This is a challenging idea — particularly to those who are capable of earning high salaries in the world as it is. Robert Nozick (1938—2002), another important American political philosopher, further to the right politically than Rawls, questioned it. Surely fans who come to watch a brilliant basketball player should be free to give a small part of their ticket money to that player. It’s their right to spend their money in this way. And if millions come to watch him, then the sportsman will fairly, Nozick thought millions of dollars. Rawls entirely disagreed with this view. Unless the poorest got richer as a result of this deal, Rawls argued, then the basketball player’s personal earnings shouldn’t be allowed to increase to such high levels. Rawls, controversially, believed that being a gifted athlete or a highly intelligent person did not automatically entitle individuals to higher earnings. That was in part because he believed that such things as sporting ability and intelligence were a matter of good luck. You don’t deserve more simply because you are fortunate enough to be a fast runner or a great ball player, or if you are very bright. Being athletically talented or intelligent is the result of winning in the ‘natural lottery: Many people disagree strongly with Rawls and feel that excellence should be rewarded. But Rawls thought that there was no automatic connection between being good at something and deserving more.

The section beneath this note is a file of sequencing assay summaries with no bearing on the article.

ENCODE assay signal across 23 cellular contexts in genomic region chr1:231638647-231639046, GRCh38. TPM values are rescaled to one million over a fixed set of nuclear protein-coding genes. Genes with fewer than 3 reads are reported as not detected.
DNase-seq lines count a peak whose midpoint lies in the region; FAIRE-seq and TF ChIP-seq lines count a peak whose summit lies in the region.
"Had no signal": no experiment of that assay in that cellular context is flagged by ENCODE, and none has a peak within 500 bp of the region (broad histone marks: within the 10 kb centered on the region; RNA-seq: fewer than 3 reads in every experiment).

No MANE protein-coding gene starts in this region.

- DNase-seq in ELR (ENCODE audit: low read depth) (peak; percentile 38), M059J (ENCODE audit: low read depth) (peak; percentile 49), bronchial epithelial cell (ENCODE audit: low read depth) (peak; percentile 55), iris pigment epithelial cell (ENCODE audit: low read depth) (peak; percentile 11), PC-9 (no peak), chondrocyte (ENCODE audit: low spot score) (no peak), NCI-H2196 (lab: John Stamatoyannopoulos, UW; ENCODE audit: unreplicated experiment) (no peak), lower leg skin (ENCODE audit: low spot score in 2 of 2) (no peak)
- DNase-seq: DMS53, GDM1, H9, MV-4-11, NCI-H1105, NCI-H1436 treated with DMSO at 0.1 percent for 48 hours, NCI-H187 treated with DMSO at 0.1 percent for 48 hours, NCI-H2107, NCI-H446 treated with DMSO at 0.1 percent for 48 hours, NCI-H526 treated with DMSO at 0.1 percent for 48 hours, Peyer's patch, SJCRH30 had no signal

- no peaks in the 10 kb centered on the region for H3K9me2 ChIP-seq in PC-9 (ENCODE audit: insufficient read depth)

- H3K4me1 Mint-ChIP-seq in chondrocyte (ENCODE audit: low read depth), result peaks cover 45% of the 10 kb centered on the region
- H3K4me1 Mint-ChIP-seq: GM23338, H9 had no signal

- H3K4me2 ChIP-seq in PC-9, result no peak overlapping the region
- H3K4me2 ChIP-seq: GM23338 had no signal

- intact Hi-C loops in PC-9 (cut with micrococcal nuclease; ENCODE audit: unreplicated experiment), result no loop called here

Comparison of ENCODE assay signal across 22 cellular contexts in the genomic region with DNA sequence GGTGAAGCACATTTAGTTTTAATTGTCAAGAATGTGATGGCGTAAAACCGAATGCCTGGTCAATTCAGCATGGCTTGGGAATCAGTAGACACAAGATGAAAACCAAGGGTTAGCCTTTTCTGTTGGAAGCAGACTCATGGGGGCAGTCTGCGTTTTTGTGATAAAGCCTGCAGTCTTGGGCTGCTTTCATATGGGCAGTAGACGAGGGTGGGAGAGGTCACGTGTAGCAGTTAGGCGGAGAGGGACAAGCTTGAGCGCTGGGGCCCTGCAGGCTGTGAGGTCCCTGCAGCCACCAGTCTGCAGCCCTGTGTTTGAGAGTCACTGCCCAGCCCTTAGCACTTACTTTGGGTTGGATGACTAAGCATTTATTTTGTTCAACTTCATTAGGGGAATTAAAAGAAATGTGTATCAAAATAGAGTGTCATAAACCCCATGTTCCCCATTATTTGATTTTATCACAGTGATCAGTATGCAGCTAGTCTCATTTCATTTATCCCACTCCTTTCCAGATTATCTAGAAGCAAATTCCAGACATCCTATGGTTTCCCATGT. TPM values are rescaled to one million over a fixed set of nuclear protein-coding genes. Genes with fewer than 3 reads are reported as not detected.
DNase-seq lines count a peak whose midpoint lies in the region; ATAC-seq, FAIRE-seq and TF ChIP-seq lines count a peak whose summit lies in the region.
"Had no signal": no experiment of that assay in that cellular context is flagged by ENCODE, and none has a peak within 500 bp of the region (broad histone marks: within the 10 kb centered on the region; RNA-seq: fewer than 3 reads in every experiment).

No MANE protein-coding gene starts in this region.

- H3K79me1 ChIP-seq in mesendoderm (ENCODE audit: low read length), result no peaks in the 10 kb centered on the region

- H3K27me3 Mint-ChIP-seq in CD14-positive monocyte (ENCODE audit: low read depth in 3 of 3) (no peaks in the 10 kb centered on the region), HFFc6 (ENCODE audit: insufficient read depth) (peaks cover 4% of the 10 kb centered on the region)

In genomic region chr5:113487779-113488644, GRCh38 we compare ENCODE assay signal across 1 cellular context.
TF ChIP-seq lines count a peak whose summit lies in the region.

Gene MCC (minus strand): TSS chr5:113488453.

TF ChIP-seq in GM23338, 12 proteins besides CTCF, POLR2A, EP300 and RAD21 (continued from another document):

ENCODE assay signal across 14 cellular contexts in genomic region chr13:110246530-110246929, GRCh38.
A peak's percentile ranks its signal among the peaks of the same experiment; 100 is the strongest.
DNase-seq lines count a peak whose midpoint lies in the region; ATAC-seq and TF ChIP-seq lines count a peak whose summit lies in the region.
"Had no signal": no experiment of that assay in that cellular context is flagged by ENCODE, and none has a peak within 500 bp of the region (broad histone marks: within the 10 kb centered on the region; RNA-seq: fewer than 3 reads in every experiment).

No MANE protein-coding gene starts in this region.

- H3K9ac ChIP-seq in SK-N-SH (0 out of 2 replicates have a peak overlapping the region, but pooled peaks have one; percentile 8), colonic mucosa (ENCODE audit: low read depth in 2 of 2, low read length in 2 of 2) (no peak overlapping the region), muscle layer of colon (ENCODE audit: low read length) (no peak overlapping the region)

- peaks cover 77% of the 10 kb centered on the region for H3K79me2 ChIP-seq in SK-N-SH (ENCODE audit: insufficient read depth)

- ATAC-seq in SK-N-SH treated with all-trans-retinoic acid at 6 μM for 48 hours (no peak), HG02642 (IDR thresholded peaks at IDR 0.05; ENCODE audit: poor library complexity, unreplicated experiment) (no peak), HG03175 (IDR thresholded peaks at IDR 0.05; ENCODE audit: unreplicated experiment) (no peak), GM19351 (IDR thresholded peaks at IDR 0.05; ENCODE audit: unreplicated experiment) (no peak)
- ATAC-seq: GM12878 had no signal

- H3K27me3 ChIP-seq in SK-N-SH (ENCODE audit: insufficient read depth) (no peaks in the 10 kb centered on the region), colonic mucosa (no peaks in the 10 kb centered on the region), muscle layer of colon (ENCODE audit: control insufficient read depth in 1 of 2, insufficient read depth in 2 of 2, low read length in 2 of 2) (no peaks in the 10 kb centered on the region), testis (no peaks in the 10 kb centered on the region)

But what if from behind the veil of ignorance some people would prefer to take a gamble? What if they thought of life as a lottery and wanted to make sure that there were some very attractive positions to occupy in society? Presumably gamblers might take the risk of ending up poor if they had a chance to be extremely rich. So they’d prefer a world with a wider range of economic possibilities than the one Rawls described. Rawls believed that reasonable people would not want to gamble with their lives in this way. Perhaps he was wrong about this.
A Little History of Philosophy
Image: John Rawls | The New York Review of Books